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Ask the Mental Health Expert Archives 2001-2004

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Q. I've read about Dr. E. F. Torrey's hypothesis about toxoplasma gondii and mental illness. I have two sons (22 and 25) with bipolar disorder. Does it make any sense to get them tested for antibodies to this parasite? Has there been any research testing the effects of treatment for toxoplasmosis on bipolar patients?

A. The short answer, in my estimation, is probably not--unless your sons are showing the other clinical evidence of toxoplasma (T. gondii) infection. As you may know, T. gondii is a microscopic parasite thought to be contracted by eating undercooked meat or contaminated soil. It may also be contracted by handling infected kitty litter, since cats are the definitive host of this parasite.

Dr. Torrey has been at the fore-front of research into possible infectious causes of mental illness. But despite the many tantalizing correlations and associations that have been found over the past 20 years, it remains to be proven that major mental illnesses, such as schizophrenia or bipolar disorder, are caused by infectious or parasitic agents. Of course, symptoms that mimic those of major mental illness may well appear in the course of infectious processes.

That said, there are suggestive studies linking T. gondii exposure with some psychiatric illnesses (for a review, see Hinze-Selch D, Bipolar Disord 2002;4 Suppl 1:81-3). For example, Yolken et al (Clin Infect Dis 2001 Mar 1;32(5):842-4) found that individuals with first-episode schizophrenia had significantly increased levels of IgG, IgM, and IgA class antibodies to Toxoplasma proteins, as compared with the control subjects. However, there is evidence that in the U.S., as many as 30% of individuals aged 10-19 years show evidence of exposure to T. gondii--a much higher prevalence than schizophrenia and bipolar disorder combined.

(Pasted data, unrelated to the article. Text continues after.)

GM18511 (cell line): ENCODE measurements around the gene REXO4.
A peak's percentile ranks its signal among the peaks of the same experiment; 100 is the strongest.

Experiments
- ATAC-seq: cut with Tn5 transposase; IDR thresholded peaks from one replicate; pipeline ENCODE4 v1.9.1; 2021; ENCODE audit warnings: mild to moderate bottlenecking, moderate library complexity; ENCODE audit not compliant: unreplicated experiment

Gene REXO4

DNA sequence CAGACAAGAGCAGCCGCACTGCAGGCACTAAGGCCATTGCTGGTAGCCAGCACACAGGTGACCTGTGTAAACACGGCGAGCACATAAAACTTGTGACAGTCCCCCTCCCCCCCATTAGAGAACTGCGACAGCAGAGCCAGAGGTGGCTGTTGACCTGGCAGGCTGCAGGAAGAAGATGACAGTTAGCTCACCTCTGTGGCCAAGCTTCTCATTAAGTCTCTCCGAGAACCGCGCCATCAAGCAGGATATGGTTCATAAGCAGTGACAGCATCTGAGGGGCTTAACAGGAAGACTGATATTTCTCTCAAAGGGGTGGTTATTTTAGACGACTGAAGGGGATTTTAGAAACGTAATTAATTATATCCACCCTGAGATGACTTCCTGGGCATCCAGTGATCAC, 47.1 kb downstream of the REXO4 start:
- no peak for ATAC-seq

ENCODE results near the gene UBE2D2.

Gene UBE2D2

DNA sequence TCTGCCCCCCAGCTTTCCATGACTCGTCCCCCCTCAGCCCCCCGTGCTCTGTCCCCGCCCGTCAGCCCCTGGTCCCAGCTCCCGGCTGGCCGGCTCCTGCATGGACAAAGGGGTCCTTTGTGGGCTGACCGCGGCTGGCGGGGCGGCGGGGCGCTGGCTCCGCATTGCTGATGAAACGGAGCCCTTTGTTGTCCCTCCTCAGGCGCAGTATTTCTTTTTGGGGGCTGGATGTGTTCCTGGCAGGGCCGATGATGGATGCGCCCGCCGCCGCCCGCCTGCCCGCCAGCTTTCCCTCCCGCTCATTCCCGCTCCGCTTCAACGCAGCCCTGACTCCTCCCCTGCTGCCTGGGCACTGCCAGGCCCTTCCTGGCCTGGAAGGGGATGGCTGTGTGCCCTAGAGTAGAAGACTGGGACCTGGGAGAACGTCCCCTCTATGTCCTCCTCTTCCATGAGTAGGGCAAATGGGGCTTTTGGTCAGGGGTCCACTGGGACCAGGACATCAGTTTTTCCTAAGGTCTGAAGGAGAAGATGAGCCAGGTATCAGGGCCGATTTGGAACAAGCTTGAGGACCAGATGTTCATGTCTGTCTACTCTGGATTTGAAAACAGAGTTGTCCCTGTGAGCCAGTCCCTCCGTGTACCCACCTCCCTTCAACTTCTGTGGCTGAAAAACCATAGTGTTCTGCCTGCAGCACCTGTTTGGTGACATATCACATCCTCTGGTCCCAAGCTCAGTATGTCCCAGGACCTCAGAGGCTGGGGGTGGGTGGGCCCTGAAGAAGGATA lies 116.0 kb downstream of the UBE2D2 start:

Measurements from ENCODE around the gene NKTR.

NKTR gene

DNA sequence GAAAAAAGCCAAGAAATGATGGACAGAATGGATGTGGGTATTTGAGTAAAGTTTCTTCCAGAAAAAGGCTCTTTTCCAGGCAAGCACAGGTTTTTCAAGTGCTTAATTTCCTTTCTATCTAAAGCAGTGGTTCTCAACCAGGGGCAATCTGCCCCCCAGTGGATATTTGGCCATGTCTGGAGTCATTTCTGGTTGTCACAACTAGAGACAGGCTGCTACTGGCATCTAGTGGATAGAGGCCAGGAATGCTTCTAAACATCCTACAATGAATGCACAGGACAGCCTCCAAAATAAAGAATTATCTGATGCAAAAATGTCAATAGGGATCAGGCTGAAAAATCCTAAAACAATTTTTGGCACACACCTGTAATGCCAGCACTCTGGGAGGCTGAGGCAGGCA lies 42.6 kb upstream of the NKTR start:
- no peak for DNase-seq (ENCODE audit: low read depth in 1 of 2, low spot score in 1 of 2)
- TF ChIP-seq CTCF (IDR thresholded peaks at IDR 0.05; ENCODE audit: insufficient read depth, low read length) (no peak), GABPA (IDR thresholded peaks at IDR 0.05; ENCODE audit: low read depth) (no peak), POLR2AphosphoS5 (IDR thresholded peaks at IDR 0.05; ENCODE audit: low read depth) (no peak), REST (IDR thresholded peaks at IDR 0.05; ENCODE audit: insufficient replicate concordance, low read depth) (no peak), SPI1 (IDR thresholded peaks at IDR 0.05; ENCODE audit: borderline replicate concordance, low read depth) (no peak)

So--it's not clear how specific evidence of T. gondii exposure is, with respect to psychiatric disorders. It is true that when T. gondii gets into the brain, it can cause neuropsychiatric symptoms, such as encephalitis; but this should be evident in the clinical picture and in radio-imaging studies, such as a CAT scan or MRI of the brain.

I think one could make an argument for getting such imaging studies in any patient who first presents with a major psychiatric disorder, since there are numerous brain diseases that can mimic schizophrenia or bipolar disorder; for example, multiple sclerosis affecting the brain.

I don't want to discourage you from getting a thorough medical evaluation of your sons. I advise that for all individuals first presenting with a major psychiatric disorder. But I think T. gondii is a long-shot when it comes to the cause of bipolar disorder.

August 2003

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